“My son came up the stairs and said, ‘A chief man is on our front porch.’ That was the night an officer was shot in Provo. My kids have seen me experience the worries and make the adjustment to having so much on my plate,” she says.
Have a Ball
Michelle’s kids grew up with athletic expecations on their plates. But she didn’t care if they lived up to them.
“I always told them if they wanted to walk away from sports, I was fine with that,” she says. “But they’ve all gone to college on athletic scholarships. Sports has united us. We are all into fitness, and we work out together when we can.”
Even her youngest children — boy-girl twins — played on every team together until the daughter was too old to play on boy teams. Still, sports was never No. 1.
“I didn’t let my boys leave for the NFL until they handed me their degrees,” she says. “I wasn’t going to have my boys fall under the label ‘dumb jock.’ From the beginning, sports has been in the back pocket. Piano and church trump everything. As a mom, my goal was to fill their toolkits.”
She knew what they would need to truly survive and thrive in the NFL and beyond.
“It’s a short window. For some it’s a chance to make fast money, but then you have a whole life ahead of you,” she says. “I tell my boys to be smart. And they know if I see them wearing it or driving it, I’m going to let them know they’ve messed up! They need to save and invest so their money can stretch as long possible.”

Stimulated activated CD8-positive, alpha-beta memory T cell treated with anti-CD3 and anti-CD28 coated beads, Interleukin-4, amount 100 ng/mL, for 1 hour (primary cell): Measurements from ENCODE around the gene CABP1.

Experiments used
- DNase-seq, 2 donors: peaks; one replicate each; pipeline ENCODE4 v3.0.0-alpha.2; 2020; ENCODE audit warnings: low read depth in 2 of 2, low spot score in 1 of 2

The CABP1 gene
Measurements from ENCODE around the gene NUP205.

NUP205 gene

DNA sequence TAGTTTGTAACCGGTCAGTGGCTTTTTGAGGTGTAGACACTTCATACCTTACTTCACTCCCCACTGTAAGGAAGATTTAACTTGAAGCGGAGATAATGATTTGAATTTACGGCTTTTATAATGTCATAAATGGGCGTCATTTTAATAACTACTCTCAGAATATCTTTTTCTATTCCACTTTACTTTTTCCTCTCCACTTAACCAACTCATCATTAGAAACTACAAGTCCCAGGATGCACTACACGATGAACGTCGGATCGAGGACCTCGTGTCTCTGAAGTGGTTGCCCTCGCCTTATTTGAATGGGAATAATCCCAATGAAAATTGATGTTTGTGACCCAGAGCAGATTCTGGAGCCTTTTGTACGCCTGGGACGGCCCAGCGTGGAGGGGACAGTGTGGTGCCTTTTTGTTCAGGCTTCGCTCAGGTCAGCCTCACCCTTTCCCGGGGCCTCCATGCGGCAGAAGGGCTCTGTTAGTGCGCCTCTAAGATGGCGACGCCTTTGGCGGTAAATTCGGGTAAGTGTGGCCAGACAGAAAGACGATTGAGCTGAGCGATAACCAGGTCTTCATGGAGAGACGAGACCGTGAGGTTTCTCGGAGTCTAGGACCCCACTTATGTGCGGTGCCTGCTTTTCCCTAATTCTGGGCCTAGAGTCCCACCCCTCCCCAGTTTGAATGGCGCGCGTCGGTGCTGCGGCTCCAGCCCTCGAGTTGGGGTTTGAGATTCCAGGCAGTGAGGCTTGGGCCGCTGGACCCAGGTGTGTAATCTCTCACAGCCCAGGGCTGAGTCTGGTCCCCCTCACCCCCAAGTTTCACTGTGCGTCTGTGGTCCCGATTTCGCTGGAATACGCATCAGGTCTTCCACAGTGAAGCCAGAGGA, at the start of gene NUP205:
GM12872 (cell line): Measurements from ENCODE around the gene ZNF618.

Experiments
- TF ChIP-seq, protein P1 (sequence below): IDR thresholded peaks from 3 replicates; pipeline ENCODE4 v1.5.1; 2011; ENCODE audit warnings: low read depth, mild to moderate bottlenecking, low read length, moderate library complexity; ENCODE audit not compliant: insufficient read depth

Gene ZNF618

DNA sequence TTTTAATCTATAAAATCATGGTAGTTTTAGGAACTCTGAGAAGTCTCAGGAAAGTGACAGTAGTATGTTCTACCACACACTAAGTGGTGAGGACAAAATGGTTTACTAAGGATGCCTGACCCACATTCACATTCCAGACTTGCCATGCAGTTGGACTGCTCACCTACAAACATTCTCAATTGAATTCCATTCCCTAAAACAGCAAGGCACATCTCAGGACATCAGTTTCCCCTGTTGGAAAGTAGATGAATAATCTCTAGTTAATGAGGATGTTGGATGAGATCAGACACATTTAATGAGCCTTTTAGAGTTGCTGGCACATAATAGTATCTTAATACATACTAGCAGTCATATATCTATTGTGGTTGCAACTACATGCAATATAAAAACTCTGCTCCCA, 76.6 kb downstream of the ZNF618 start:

Michelle was on the phone with Corbin the day of our interview, and she asked how practice was going. He’s not used to the humidity in the south — nor the accents.
“The only thing I understand is the ‘F word,’” he told his mom. She told him to hang in there, just like any mother-mayor would say.
A Fan But Not That Kind
Even with two sons playing professional football, she’s not flying around the country watching their games.
“I’m just glad they have a job,” she says.
This fall, however, she’s hit the jackpot as Bronson and Corbin will play each other in a pre-season game in New York, and she’ll be there. As a former NFL wife, she knows the world they are living in.
“These are just little boys in big bodies, and the majority of players come from difficult backgrounds,” she says. “Their NFL experiences are not only theirs but their whole family’s, and they are under a lot of pressure. I tell my boys to talk to everyone and be approachable.”
I’m Still Your Mom